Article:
John Dean, Nixon’s lawyer who had hired Gordon Liddy to prepare a campaign intelligence plan for the president’s re-election committee, found himself at risk of prosecution as well. He became, in his own words, “chief desk officer” for the cover-up that followed. The rationale he used to convince White House officials to “stonewall” Justice Department investigations was that any disclosure of details of the Fielding break-in would tie them directly to Liddy and Hunt — and, hence, to the Watergate break-in.
When Dean’s cover-up collapsed, as it should have, it was Dean himself who disclosed details of the Fielding break-in to federal prosecutors in his attempt to obtain immunity for his own criminal misdeeds. Once disclosed, the team of specially recruited and highly partisan special prosecutors assembled to prosecute Watergate cases also took a dim view of the Fielding break-in. This was not because the Nixon White House officials had conducted it on their own, but because certain ivory-towered Harvard Law professors wanted to make new law — that any government review of personal records without a search warrant violated the Fourth Amendment’s prohibition of “unreasonable searches and seizures.” They were able to convince the trial judge in the Plumbers’ prosecution to adopt this new-found view as “the law of the case,” but given the aforementioned Church Committee disclosures coming out during the appellate process, the D.C. Circuit upheld those convictions on separate grounds. The only good to come out of the whole process was the creation of the FISA Courts in 1979.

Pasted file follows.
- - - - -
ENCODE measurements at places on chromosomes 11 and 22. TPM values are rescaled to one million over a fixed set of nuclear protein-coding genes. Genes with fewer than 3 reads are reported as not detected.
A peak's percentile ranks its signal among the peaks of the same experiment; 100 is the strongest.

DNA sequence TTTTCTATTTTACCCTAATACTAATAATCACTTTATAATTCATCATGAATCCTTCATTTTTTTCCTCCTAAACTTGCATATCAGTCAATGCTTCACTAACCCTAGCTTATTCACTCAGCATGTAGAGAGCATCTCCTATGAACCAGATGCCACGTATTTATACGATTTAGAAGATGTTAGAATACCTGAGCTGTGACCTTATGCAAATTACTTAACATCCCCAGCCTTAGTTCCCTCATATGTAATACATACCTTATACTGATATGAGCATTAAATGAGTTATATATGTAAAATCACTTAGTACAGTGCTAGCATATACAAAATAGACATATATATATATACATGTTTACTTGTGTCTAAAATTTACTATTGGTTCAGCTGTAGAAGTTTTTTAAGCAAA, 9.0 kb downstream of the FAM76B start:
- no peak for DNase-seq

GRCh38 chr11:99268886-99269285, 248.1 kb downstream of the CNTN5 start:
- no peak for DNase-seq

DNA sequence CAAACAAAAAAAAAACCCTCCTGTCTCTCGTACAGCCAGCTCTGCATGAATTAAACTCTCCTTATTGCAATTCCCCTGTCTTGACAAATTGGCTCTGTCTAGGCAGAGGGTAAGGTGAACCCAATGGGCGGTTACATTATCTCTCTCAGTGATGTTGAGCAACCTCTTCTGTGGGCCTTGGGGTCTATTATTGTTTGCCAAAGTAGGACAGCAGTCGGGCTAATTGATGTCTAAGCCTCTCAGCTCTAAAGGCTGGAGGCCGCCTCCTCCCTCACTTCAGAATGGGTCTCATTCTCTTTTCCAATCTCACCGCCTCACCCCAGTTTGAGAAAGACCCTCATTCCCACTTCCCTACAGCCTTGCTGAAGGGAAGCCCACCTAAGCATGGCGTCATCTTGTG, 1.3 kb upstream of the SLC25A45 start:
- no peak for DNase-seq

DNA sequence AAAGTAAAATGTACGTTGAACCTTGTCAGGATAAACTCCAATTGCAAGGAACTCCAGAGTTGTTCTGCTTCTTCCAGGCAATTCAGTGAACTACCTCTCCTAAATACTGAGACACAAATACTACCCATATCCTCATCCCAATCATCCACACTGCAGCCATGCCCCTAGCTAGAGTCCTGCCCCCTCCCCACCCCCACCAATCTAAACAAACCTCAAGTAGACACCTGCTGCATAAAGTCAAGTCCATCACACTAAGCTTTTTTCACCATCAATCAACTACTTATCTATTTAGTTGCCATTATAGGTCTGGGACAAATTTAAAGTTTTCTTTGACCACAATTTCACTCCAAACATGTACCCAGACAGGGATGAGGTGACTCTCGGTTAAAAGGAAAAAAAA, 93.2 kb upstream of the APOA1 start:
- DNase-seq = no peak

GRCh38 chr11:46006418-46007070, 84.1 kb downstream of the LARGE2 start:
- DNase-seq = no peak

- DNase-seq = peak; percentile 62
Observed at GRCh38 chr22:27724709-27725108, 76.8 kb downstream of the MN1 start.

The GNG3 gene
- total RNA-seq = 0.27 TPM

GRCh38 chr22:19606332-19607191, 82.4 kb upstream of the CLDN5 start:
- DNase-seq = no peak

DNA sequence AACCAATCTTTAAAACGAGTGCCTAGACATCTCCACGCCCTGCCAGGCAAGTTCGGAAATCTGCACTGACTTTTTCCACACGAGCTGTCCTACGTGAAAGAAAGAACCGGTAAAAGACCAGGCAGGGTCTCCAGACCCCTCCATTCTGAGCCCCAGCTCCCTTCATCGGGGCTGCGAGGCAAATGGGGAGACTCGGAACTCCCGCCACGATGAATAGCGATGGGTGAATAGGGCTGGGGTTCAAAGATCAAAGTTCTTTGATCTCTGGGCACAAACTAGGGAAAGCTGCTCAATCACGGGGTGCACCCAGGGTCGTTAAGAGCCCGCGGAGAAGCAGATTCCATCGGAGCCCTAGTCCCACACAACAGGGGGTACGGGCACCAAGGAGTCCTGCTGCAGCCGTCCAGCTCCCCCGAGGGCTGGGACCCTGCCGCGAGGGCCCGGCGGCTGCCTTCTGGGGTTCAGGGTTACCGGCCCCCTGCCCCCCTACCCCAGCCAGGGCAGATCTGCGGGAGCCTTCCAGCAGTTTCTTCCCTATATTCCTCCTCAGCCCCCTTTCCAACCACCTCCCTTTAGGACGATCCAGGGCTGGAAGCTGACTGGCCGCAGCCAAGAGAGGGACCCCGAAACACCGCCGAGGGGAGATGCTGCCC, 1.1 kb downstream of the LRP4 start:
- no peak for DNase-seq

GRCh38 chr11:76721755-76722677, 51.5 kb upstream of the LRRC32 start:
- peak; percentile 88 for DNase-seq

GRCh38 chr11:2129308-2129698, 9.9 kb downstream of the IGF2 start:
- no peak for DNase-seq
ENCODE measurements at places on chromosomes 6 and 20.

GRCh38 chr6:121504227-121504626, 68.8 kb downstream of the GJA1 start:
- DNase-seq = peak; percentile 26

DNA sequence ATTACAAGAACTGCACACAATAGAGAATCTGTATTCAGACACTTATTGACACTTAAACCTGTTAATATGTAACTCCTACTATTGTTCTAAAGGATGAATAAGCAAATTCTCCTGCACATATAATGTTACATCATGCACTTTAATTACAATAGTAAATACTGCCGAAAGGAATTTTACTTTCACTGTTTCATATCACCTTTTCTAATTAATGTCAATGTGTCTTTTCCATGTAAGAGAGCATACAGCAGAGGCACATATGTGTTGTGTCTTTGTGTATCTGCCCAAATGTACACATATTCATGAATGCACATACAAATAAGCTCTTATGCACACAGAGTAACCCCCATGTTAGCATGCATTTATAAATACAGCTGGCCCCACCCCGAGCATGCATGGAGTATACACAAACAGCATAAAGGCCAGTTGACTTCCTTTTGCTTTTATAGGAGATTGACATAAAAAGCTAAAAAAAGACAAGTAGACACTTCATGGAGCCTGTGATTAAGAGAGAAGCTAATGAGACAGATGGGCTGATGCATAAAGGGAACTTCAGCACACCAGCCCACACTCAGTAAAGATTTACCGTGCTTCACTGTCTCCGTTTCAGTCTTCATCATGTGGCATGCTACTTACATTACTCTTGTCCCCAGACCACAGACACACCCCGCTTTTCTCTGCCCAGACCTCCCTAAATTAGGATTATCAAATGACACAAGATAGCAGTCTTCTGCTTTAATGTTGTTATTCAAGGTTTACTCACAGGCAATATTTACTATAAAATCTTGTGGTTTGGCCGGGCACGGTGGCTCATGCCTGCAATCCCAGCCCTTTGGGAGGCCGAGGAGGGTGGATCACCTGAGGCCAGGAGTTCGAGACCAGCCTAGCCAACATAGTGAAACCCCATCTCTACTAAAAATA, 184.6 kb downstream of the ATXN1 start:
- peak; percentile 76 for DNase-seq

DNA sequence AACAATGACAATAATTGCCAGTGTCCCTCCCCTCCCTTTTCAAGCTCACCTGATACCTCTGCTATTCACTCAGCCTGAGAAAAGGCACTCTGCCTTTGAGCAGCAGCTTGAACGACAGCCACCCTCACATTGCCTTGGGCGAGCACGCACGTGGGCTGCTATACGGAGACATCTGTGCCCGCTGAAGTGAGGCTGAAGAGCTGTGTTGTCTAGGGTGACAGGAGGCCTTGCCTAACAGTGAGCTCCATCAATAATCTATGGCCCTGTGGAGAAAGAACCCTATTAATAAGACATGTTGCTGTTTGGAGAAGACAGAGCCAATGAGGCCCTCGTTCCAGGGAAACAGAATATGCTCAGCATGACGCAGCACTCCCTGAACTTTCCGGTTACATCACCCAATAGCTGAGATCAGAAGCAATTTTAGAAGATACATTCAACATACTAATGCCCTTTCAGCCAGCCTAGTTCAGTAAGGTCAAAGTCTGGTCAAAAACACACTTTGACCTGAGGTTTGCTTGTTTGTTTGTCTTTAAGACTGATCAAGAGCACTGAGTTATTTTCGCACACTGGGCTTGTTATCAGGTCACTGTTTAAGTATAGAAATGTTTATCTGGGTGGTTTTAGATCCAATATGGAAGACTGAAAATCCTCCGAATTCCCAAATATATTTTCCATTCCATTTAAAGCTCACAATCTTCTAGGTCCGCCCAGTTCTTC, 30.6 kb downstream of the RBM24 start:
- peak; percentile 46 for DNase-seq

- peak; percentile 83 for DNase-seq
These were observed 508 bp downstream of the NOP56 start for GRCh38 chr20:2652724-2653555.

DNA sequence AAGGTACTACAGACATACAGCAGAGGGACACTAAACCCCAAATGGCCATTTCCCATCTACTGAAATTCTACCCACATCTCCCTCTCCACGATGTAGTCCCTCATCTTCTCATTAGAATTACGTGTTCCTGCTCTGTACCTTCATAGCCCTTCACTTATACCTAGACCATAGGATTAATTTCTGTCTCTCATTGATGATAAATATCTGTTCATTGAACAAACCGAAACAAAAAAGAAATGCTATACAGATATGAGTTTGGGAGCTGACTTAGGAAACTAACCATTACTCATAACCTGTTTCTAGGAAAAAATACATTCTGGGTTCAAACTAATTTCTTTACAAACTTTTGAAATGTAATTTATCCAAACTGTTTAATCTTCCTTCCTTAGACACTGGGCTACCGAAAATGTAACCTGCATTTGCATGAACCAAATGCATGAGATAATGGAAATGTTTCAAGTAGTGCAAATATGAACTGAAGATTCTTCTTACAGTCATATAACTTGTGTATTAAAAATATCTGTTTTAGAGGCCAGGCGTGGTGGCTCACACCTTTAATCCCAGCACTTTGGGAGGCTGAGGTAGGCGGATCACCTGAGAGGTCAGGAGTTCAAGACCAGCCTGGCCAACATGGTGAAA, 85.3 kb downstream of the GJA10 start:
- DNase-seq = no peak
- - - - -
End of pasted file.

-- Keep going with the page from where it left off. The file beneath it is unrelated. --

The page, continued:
An ill-conceived and botched Fielding break-in, whose masterminds then conducted the equally ill-conceived and botched Watergate break-in, followed by John Dean’s ill-conceived and botched cover-up, whose demise resulted in the mother of all political scandals, were all characterized by politicized prosecutions and misconduct by judges. The Plumbers’ antics and prosecution may be a side-show to the Watergate Scandal itself, but it’s a perfect metaphor for what followed. Put simply, it was the Fielding break-in that planted the seeds that blossomed into the Watergate Scandal.
The 50th anniversaries of a series of significant Watergate events will occur over the next three years — the break-in arrests and prosecutions, the Senate Ervin Committee and House Impeachment Inquiry hearings, the Saturday Night Massacre, Nixon’s recommended impeachment, his resignation and subsequent pardon, and the conviction of his top aides — but it all began fifty years ago, this Labor Day weekend.
Geoff Shepard joined President Nixon’s White House staff upon graduation from Harvard Law School in 1969 and served for five years, including acting as deputy counsel on his Watergate defense team. He has written several books about Watergate, including The Nixon Conspiracy, which will be released this October. Learn more on his website at www.ShepardOnWatergate.com.